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Animal Welfare Key Civil Emergency Consideration

Animal Welfare A Key Consideration In Civil Emergency Situations

"The plight of animals caught in a civil defence emergency has been overlooked in legislation currently being considered by the Government Administration Select Committee," Tom Lambie Vice-President of Federated Farmers told MPs.

He called for greater recognition of the need to manage New Zealand's 60 million productive animals under the powers of the Civil Defence Emergency Management Bill.

"Even a regional disaster, such as a volcanic eruption, could see us facing issues of the humane slaughter and disposal of thousands of animals. There is no question we could face scenes such as those currently on our TV screens as UK officials and farmers struggle with the aftermath of foot-and-mouth in the UK. The situation would be just as grim here," he said.

"Too often we see scant regard given to the rural implications of regional management issues. Federated Farmers has asked that this piece of legislation be amended to give greater rural representation. This is essential to satisfy the need for both technical knowledge of animal behaviour, welfare and management and also for local knowledge of rural areas and systems.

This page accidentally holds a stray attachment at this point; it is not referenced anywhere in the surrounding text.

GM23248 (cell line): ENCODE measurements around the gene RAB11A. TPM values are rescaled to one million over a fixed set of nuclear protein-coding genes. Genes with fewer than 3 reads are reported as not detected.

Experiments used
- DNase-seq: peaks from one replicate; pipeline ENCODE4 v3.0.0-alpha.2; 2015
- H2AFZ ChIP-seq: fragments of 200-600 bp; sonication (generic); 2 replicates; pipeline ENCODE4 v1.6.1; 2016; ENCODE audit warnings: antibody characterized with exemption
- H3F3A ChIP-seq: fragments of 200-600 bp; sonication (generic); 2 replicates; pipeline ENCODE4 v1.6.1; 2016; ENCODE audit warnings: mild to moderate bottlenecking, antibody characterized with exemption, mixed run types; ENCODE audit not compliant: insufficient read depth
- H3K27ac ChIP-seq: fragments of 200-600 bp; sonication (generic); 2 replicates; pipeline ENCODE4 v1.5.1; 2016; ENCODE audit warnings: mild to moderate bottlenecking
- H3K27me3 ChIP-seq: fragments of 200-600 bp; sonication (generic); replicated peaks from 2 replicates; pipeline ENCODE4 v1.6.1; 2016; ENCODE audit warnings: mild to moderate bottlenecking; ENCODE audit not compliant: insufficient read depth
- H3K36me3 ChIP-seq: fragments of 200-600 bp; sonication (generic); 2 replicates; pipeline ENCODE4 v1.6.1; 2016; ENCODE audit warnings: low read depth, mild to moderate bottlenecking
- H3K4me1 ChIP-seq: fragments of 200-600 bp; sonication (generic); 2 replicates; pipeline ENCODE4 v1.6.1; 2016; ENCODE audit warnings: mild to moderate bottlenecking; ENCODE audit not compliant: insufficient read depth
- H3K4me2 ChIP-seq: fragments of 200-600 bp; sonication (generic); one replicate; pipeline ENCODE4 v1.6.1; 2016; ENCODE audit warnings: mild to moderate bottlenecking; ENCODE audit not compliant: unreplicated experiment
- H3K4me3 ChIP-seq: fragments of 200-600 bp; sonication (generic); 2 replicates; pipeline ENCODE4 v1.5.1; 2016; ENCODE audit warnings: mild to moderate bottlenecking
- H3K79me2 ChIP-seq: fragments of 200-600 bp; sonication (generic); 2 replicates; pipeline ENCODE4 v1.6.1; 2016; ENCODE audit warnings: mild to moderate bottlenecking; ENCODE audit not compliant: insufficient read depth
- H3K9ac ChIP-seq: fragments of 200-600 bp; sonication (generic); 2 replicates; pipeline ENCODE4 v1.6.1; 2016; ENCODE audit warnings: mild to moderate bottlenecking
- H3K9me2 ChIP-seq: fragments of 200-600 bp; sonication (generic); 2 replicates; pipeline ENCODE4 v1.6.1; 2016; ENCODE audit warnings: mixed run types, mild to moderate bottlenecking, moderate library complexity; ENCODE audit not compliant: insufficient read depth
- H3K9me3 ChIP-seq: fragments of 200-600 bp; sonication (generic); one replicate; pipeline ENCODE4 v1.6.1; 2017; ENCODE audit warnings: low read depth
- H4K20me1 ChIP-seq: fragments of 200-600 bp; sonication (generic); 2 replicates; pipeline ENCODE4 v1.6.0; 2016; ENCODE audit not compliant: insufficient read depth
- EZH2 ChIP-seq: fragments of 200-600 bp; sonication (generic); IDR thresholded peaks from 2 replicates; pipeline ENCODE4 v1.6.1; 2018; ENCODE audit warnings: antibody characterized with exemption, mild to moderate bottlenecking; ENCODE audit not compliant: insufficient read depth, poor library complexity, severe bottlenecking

"Local knowledge is invaluable in the management of a civil emergency where existing structures and services have broken-down." He said that there is a danger that local knowledge will be overlooked in the enthusiasm to realise economies through centralisation."

Mr Lambie told the Committee that prompt restoration of electricity in the event of an emergency would help avoid adverse animal welfare issues

"Farming families often need electricity to meet the welfare needs of their animals. While being in a similar situation to urban consumers and business owners in their dependence on electricity for domestic supply, many have additional concerns with the need to milk cows, and provide heating for animals such as pigs and chickens."

Mr Lambie said rural communities also have a unique dependence on electricity to maintain vital communication links. Telecommunications in many places is based on battery dependent microwave links. Most of these batteries have a very limited life and require recharging through mains electricity.

"Given the importance of the rural sector to the New Zealand's economic wellbeing Federated Farmers looks to Government to address the deficiencies identified in the Bill," Mr Lambie concluded.

ENDS


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